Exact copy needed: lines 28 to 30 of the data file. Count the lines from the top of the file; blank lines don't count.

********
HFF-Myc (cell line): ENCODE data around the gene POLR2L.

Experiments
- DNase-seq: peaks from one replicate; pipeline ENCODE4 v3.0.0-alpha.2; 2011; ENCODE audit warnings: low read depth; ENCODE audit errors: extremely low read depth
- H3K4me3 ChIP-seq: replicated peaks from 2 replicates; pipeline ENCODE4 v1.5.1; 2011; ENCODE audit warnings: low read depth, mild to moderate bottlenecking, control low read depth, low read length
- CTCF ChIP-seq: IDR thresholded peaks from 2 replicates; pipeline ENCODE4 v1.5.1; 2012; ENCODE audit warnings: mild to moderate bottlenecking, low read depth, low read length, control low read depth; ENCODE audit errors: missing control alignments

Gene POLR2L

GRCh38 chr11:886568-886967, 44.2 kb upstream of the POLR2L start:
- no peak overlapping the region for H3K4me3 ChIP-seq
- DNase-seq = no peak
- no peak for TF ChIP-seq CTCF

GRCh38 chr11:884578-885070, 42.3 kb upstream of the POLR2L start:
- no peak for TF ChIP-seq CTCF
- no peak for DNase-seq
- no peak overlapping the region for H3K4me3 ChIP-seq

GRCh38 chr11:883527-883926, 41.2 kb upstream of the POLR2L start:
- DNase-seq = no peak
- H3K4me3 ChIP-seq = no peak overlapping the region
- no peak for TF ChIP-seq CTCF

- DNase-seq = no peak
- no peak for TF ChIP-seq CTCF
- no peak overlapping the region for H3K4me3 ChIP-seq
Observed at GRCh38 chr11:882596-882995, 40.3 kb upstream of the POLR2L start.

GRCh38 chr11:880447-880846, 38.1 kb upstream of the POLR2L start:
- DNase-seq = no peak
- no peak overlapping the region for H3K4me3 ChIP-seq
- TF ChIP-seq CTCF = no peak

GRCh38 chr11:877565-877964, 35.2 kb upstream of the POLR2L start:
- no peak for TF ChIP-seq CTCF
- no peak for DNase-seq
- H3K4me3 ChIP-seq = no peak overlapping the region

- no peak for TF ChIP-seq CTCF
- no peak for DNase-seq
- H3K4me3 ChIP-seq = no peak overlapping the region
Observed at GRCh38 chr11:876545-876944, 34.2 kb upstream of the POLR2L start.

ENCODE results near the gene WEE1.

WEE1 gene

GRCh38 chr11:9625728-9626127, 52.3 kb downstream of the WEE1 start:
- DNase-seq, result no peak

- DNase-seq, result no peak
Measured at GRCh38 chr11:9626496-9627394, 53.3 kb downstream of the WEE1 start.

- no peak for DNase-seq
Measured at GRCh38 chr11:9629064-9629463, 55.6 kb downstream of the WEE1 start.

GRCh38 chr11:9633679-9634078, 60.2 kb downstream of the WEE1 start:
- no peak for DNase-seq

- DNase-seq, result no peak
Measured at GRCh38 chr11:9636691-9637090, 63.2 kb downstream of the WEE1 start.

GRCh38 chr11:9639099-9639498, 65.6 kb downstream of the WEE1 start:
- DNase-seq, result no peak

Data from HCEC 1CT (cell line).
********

- no peak for TF ChIP-seq CTCF
- no peak for DNase-seq
- H3K4me3 ChIP-seq = no peak overlapping the region